Screen Daily reports that Paul Bettany, Brian Cox and Stephen Graham will lead a big screen adaptation of an acclaimed 2004 BBC mini-series originally called “Conviction,” now simply retitled “Blood,” set to shoot this January. Screenwriter Bill Gallagher will pen an adaptation of his own material, which centered on two policemen in the Criminal Investigation Department or CID being thrown into chaos by the murder of a twelve year-old girl and exploring, rather loftily, "the notion that everyone has the ability to kill and what it is that can trigger that reaction in any of us." By anyone’s standards the announced cast is a very decent line-up -- it's a hopeful sign in the case of Bettany, who’s slid into ludicrous supernatural fare directed by Scott Stewart with alarming ease of late, whilst Graham and Cox always offer reliable support. Bankrolled by BBC Films, the BFI and Neal Street Productions, its producer Pippa Harris only let slip that the project promises to be a “fast-moving, gripping thriller.” One expects it will also involve the red liquid that circulates in the arteries and veins of vertebrate animals spilling in some capacity.
Nick Murphy, who's slated to direct is as yet untested, at least in front of movie-going audiences, with his Rebecca Hall and Dominic West haunted house movie, that looks like “The Innocents” with more running (“The Awakening”) yet to open, though it’s certainly got more going for it than the doomed “Dream House" which won't screen for critics. It also garnered some impressive notices from its debut out of Toronto, and Murphy netted a BAFTA for his Iraq war drama “Occupation” a couple of years ago. Meanwhile, the film’s screenwriter Gallagher burnt his fingers on the misjudged television remake of “The Prisoner”, but he has an otherwise solid resumé on the small screen (“Clocking Off,” “Lark Rise to Candelford”) that's not to be sniffed at.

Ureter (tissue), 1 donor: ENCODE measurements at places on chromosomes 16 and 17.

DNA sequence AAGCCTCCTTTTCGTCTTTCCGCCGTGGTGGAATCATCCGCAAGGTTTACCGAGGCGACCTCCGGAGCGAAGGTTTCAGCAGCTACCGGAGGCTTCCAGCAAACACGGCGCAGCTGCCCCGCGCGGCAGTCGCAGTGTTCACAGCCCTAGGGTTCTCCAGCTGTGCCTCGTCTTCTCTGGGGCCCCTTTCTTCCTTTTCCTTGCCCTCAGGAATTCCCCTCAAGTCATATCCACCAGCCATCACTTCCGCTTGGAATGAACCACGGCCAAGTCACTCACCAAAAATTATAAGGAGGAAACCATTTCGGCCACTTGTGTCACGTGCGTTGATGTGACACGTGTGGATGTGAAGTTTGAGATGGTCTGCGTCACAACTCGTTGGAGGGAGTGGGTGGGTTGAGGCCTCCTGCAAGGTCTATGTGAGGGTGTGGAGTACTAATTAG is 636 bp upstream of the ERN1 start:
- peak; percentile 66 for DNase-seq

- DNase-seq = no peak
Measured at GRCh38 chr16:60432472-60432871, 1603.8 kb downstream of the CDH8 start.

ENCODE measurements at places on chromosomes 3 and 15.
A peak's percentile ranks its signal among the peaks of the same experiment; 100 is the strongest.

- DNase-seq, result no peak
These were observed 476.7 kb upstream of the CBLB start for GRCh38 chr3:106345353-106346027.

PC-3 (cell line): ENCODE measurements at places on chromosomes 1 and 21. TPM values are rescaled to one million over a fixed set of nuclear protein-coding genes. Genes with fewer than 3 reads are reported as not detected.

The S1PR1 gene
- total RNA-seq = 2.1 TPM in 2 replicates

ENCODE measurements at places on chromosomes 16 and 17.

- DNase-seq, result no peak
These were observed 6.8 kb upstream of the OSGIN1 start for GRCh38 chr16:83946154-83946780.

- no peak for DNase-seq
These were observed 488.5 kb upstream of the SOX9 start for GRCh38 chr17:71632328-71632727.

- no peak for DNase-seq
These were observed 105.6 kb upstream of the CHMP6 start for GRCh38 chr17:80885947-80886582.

It’s not the first time a British mini-series has been retooled for wider audiences, and it likely won’t be the last, given that the success of Tomas Alfredson’s “Tinker, Tailor, Solider, Spy” has been consistently measured against its ability to live up to Arthur Hopcraft’s distillation of John le Carré’s novel on U.K. television screens several decades ago. Steven Soderbergh’s “Traffic” was famously cribbed from the Channel 4 series “Traffik,” ditto Paul Abbot’s BBC series “State of Play,” whilst other classics of the genre (“Edge of Darkness” and Dennis Potter’s peerless “The Singing Detective”) were shrunk down, stripped of nuance, and, had Mel Gibson shoved in for good measure. As this is a home-grown production, expect there to be a greater deftness of touch and more fidelity to the original, though in spite of the praise the show received at the time, it's not one that's stuck in the cultural consciousness in the way perhaps flashier Brit TV fare like Daniel Craig's turn in "Archangel" or "Stuart: A Life Backwards" have. Given that the original was sold on the premise of subverting the staid conventions of the police crime procedural, here's hoping it has ambitions on the scale of the recent "Red Riding" trilogy on its mind rather than, say, less illustrious British TV cop shows like "The Bill." Whatever transpires, "Blood" certainly seems like one to keep an eye on.